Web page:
TechRepublic is asking an interesting question: should software developers be sued for security failures in their code?
They point out that if a restaurant serves you food that makes you sick, you can sue. You might not win, but you can file a lawsuit.
And you’re probably already imagining a host of other scenarios like this – if a car is defective and you’re in a crash as a result, or if you’re on an elevator and it shuts down unexpectedly and you’re thrown forward, etc. For any of these, you can sue.
So what if a software system upon which you rely – fails in its promise, implied or explicit, to protect your information from unauthorized access?
A lot of software license agreements include declarations from vendors that they are not responsible for security breakdowns. You know this, of course, because you carefully read the several dozen pages of license agreements that pop up every time you want to download an MP3 file containing your favorite pop song for 99 cents.
European bodies are beginning to take legal action to overturn these waivers, opening up software developers to legal liability. TechRepublic reports:
… a House of Lords committee recommend[ed] such a measure be implemented in 2007 and European Commissioners argu[ed] for the requirement in 2009 – however agreements to this effect have not been passed
Do you think these agreements will be passed? And if Europe passes these agreements, is the U.S. far behind?
And if so, what will that do to software vendors?
I have a theory: if these laws come into being, I predict that software will stop offering password protection of any kind whatsoever. If they don’t write it into the software, they won’t be held liable for any implied protection. After all, by omitting any protection whatsoever, what could someone sue them for?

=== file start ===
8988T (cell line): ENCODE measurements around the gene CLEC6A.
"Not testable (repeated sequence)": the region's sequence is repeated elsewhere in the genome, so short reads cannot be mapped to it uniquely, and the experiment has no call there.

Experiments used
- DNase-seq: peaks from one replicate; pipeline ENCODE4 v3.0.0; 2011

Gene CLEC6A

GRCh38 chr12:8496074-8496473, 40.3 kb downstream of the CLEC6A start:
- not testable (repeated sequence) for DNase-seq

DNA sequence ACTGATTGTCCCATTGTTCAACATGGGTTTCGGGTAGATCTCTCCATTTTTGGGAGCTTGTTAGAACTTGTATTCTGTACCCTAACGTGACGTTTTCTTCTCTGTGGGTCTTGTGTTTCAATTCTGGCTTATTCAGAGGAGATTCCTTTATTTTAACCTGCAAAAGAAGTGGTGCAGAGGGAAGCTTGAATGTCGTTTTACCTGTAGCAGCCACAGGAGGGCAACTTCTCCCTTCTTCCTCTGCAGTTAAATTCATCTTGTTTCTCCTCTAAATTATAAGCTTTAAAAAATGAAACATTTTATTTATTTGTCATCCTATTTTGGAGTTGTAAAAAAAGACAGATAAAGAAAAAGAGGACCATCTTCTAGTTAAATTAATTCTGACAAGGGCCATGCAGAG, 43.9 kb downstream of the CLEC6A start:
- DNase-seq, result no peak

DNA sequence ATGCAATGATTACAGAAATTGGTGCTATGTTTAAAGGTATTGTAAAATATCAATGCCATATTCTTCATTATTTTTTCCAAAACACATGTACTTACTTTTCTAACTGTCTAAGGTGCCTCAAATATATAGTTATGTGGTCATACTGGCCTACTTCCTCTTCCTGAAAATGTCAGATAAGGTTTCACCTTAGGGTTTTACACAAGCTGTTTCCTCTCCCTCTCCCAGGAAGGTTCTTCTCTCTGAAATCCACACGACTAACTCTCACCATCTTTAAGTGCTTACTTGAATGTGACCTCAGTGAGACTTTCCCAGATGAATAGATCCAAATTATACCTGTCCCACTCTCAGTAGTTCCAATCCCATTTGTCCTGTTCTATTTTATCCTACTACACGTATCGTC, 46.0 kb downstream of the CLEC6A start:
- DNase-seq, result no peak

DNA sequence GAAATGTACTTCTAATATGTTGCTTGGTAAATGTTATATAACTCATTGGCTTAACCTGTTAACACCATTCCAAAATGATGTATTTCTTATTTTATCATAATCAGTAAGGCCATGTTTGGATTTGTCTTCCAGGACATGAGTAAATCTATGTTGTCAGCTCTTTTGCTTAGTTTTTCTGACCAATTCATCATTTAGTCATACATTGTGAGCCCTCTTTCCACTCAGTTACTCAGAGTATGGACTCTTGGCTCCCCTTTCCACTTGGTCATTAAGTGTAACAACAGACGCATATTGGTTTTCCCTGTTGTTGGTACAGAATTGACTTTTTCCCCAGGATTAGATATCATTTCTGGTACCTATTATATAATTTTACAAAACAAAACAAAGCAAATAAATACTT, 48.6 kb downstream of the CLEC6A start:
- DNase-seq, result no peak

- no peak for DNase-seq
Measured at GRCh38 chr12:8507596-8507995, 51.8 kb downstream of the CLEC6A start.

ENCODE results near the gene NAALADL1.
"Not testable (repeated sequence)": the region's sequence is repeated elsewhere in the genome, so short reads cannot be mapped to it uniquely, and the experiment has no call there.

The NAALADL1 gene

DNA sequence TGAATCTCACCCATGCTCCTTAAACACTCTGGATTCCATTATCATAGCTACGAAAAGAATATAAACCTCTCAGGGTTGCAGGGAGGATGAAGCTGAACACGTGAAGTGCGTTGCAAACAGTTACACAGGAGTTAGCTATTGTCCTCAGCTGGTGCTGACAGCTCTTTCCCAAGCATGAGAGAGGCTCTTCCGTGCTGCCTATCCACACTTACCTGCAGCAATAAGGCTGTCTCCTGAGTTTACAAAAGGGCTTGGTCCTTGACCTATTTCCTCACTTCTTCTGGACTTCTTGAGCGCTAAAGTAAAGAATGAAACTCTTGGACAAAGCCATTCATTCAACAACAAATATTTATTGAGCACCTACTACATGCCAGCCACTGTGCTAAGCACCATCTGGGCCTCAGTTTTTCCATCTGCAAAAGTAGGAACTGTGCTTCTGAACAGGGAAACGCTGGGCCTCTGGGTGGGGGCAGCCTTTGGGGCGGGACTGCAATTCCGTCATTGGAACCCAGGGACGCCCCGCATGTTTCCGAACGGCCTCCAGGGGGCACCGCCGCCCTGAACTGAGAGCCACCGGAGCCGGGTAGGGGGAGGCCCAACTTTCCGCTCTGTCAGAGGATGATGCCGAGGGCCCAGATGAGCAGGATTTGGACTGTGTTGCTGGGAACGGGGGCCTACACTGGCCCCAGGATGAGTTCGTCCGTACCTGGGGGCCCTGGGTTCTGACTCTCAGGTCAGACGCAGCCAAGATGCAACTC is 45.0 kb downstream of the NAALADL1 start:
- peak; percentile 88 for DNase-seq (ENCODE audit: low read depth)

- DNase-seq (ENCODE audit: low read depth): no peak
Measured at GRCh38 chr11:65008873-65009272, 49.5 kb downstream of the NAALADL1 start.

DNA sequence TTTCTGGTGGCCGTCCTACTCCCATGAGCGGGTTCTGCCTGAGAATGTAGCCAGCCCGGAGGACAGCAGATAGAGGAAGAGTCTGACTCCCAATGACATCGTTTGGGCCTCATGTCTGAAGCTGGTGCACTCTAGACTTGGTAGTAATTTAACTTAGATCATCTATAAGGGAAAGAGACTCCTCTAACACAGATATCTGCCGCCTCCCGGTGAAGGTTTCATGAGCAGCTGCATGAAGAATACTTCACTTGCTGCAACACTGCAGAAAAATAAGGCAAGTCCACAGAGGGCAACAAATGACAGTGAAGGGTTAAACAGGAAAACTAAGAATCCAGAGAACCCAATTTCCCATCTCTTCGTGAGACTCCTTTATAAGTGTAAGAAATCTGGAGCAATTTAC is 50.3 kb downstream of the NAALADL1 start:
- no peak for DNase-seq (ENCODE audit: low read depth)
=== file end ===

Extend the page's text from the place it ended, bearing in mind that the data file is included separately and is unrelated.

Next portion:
Mediawiki is the software that drives the Wikipedia.org website. Their software uses optional logins for identifying contributors, but not for protecting information – in fact, the point of a wiki is to publish everything, not protect anything. If you wish to protect it, you move it into a password-protected folder at the web server (HTTP server) level.
I think that’s the direction in which all software will go, if these laws pass – all password protection will end, and information security will go modular, with just a few dedicated vendors taking on the challenge of providing some sort of plug-and-play or location-based security, and by “location” I mean on your hard drive, or in the cloud.
The dedicated vendor that figures out how to move into that space reliably will make a killing in the market place.
Provided they don’t get sued.
For the full article, see http://www.techrepublic.com/blog/european-technology/should-developers-be-sued-for-security-holes/1109